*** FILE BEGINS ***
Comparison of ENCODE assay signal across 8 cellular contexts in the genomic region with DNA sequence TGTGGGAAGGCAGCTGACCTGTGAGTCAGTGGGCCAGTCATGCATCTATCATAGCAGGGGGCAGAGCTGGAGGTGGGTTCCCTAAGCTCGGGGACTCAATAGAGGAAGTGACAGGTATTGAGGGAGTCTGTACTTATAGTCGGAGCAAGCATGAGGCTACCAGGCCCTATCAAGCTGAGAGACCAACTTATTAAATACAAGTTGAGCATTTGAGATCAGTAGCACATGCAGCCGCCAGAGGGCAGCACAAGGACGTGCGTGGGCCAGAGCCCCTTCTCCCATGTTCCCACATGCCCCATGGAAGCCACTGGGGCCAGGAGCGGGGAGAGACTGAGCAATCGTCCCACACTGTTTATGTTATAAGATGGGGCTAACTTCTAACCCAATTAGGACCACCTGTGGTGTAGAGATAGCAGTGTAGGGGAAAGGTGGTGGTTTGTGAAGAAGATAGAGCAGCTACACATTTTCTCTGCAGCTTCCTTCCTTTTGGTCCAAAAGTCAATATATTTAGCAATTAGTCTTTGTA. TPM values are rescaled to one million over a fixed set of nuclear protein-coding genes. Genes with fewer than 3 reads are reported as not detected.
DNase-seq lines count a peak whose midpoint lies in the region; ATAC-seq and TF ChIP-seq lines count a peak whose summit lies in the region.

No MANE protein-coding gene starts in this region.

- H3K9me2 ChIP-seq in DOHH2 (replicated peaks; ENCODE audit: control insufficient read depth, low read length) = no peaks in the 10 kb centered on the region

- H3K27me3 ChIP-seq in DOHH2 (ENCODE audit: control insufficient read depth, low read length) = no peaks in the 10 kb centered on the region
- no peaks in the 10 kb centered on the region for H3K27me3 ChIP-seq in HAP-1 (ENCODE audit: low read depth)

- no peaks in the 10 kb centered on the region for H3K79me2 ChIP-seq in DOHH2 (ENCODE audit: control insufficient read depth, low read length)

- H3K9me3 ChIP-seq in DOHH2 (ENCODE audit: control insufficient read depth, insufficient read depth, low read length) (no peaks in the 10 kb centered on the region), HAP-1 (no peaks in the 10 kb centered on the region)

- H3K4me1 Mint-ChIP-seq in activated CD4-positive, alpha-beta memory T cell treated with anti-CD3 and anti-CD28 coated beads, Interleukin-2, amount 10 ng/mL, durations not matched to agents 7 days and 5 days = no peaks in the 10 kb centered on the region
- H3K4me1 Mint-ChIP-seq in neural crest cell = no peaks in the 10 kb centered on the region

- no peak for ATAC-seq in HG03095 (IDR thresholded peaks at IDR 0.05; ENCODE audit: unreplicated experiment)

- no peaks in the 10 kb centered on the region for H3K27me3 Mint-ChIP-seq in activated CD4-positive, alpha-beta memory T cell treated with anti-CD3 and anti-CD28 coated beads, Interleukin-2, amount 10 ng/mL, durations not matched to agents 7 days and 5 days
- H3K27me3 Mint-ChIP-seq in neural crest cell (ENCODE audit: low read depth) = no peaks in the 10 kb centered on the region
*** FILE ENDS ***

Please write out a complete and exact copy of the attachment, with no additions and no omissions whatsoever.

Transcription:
Comparison of ENCODE assay signal across 8 cellular contexts in the genomic region with DNA sequence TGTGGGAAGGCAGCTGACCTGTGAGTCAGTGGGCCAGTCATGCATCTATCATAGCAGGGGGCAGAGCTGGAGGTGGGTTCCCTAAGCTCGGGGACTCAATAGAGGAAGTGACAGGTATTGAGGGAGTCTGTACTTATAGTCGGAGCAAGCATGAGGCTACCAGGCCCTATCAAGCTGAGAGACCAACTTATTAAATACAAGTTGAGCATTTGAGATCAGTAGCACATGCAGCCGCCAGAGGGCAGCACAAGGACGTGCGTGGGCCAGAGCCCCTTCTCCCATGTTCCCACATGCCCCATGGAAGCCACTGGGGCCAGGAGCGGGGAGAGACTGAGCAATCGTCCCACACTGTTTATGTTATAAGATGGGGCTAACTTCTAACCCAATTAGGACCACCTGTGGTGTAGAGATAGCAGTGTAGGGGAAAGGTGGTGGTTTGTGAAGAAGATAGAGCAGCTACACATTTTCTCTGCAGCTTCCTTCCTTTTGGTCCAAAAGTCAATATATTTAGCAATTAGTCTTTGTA. TPM values are rescaled to one million over a fixed set of nuclear protein-coding genes. Genes with fewer than 3 reads are reported as not detected.
DNase-seq lines count a peak whose midpoint lies in the region; ATAC-seq and TF ChIP-seq lines count a peak whose summit lies in the region.

No MANE protein-coding gene starts in this region.

- H3K9me2 ChIP-seq in DOHH2 (replicated peaks; ENCODE audit: control insufficient read depth, low read length) = no peaks in the 10 kb centered on the region

- H3K27me3 ChIP-seq in DOHH2 (ENCODE audit: control insufficient read depth, low read length) = no peaks in the 10 kb centered on the region
- no peaks in the 10 kb centered on the region for H3K27me3 ChIP-seq in HAP-1 (ENCODE audit: low read depth)

- no peaks in the 10 kb centered on the region for H3K79me2 ChIP-seq in DOHH2 (ENCODE audit: control insufficient read depth, low read length)

- H3K9me3 ChIP-seq in DOHH2 (ENCODE audit: control insufficient read depth, insufficient read depth, low read length) (no peaks in the 10 kb centered on the region), HAP-1 (no peaks in the 10 kb centered on the region)

- H3K4me1 Mint-ChIP-seq in activated CD4-positive, alpha-beta memory T cell treated with anti-CD3 and anti-CD28 coated beads, Interleukin-2, amount 10 ng/mL, durations not matched to agents 7 days and 5 days = no peaks in the 10 kb centered on the region
- H3K4me1 Mint-ChIP-seq in neural crest cell = no peaks in the 10 kb centered on the region

- no peak for ATAC-seq in HG03095 (IDR thresholded peaks at IDR 0.05; ENCODE audit: unreplicated experiment)

- no peaks in the 10 kb centered on the region for H3K27me3 Mint-ChIP-seq in activated CD4-positive, alpha-beta memory T cell treated with anti-CD3 and anti-CD28 coated beads, Interleukin-2, amount 10 ng/mL, durations not matched to agents 7 days and 5 days
- H3K27me3 Mint-ChIP-seq in neural crest cell (ENCODE audit: low read depth) = no peaks in the 10 kb centered on the region